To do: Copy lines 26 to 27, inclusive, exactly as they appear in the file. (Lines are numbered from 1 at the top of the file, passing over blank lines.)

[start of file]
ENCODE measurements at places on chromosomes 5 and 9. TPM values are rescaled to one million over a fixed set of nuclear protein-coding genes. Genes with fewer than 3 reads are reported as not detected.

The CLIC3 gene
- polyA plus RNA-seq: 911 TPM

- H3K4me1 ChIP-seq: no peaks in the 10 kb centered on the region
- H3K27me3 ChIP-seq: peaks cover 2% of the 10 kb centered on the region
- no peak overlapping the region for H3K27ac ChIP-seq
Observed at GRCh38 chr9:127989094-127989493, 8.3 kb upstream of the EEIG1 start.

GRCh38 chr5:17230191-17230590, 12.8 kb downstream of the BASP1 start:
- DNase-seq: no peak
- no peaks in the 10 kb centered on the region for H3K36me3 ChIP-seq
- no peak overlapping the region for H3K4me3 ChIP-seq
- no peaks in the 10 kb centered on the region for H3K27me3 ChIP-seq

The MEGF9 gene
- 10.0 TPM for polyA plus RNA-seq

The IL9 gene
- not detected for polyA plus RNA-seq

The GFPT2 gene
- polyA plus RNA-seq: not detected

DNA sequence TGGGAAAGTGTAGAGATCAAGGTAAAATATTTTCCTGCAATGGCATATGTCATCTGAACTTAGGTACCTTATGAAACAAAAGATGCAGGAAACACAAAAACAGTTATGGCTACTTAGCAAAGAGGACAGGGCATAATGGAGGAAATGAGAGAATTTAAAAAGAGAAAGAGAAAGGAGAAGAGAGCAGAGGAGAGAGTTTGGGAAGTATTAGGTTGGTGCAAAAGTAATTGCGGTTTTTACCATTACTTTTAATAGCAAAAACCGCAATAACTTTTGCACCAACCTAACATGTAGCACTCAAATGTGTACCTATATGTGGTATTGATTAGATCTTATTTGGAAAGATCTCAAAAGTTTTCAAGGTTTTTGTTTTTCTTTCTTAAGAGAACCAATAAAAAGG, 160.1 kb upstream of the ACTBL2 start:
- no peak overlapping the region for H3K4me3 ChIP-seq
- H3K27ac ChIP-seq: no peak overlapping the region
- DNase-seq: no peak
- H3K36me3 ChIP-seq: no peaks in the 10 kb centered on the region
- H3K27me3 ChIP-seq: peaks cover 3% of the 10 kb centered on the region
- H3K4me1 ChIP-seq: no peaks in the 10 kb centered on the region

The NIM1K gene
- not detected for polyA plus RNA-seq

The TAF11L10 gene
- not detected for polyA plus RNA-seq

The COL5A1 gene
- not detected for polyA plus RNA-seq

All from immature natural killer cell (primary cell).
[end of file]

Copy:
The NIM1K gene
- not detected for polyA plus RNA-seq